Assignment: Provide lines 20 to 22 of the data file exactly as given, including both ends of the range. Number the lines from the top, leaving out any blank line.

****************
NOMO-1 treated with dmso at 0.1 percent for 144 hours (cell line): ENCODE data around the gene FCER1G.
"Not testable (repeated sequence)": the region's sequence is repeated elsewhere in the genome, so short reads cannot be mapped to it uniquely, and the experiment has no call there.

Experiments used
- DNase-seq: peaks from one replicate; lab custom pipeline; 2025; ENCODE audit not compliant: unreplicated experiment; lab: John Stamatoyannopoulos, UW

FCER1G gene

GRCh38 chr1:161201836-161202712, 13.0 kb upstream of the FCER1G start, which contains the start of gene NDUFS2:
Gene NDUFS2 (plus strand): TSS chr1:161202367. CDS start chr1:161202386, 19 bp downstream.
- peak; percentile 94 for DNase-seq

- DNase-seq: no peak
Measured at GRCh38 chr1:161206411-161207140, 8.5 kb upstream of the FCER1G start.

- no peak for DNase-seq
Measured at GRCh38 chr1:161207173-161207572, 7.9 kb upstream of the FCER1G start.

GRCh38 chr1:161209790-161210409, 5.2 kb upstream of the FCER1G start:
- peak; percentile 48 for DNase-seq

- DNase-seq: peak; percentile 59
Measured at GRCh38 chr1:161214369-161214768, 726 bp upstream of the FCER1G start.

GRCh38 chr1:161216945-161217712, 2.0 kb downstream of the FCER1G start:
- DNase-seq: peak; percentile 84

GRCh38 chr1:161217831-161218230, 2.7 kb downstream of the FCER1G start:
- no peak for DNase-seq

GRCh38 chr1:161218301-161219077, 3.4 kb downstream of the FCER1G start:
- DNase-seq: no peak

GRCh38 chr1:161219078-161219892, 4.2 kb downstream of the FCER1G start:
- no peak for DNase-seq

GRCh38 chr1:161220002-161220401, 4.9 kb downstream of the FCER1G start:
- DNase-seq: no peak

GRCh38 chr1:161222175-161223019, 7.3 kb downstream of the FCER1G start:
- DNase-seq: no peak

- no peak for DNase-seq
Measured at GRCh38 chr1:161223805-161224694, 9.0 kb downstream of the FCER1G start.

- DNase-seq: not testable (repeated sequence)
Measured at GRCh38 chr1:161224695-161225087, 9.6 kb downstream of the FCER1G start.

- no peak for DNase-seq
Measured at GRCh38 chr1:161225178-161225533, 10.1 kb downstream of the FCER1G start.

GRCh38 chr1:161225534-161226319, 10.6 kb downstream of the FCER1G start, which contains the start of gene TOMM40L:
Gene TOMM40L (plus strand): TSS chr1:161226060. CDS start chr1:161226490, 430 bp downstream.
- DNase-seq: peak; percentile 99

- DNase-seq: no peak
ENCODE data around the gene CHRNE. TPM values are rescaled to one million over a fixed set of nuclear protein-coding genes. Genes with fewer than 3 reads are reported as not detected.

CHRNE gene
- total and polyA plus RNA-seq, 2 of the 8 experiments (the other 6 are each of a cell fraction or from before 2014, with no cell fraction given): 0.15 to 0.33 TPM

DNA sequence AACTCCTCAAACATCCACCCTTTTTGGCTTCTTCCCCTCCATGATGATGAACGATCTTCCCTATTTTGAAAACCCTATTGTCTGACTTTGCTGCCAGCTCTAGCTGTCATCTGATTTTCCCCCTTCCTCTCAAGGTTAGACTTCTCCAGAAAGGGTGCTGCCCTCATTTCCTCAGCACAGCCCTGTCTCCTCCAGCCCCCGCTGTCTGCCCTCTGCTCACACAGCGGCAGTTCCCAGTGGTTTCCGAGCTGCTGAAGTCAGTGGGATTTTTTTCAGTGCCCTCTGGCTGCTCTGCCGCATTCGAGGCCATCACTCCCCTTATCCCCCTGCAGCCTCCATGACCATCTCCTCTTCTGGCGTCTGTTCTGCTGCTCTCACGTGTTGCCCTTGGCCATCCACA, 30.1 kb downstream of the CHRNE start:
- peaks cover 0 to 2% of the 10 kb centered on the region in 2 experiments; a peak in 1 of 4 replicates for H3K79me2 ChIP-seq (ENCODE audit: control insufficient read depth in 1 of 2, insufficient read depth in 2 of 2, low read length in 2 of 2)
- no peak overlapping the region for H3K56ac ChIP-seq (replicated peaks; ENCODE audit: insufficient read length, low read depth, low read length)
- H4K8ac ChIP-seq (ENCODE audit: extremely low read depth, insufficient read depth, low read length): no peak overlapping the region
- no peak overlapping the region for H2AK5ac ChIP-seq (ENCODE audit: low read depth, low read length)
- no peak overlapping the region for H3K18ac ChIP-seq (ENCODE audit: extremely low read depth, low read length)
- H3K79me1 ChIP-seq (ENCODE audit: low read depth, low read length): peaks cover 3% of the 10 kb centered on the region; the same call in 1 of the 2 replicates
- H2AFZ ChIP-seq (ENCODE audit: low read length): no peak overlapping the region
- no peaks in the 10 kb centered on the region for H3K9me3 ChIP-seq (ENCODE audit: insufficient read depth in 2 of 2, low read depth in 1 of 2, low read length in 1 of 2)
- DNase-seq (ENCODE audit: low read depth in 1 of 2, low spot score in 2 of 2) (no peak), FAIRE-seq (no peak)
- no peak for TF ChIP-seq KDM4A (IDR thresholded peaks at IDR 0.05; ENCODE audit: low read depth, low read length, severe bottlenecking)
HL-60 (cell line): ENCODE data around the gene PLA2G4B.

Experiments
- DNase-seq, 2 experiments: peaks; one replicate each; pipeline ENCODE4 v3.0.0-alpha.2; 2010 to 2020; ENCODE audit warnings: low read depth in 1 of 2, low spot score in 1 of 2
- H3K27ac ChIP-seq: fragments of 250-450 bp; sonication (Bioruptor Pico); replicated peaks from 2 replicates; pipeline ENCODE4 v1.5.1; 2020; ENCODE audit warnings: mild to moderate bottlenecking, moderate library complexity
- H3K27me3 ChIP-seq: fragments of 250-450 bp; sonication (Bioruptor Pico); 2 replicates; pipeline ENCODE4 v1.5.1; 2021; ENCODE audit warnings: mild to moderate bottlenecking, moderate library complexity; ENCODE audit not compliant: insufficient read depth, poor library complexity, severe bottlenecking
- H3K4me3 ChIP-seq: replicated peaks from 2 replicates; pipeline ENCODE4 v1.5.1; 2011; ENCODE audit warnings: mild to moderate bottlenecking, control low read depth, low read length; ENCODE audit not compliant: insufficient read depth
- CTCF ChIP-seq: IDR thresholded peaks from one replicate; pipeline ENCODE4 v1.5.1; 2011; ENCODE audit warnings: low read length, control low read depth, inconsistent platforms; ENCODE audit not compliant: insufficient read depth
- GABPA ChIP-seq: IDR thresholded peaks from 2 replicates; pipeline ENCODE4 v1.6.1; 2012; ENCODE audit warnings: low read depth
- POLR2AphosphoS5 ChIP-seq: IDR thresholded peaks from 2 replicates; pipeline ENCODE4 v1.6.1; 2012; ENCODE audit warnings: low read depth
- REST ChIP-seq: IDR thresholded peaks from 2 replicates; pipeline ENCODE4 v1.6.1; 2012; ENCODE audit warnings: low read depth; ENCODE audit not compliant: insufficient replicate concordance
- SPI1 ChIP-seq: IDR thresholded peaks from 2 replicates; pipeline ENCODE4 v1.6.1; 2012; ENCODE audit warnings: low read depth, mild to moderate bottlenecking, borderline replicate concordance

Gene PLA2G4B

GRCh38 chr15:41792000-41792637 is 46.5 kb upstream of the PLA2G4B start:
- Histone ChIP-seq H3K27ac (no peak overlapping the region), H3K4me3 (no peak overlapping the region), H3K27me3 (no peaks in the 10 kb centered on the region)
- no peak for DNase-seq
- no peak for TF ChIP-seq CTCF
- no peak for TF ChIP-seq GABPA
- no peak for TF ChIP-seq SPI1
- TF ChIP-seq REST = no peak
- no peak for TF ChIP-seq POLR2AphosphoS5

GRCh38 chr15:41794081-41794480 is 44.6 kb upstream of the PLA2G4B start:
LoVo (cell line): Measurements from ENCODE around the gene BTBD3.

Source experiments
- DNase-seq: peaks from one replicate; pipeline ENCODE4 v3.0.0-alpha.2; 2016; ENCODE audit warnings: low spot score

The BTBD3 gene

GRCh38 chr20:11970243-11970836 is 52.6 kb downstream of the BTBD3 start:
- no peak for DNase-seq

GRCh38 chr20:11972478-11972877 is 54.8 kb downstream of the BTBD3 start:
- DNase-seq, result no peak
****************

- no peak for DNase-seq

GRCh38 chr1:161218301-161219077, 3.4 kb downstream of the FCER1G start:
- DNase-seq: no peak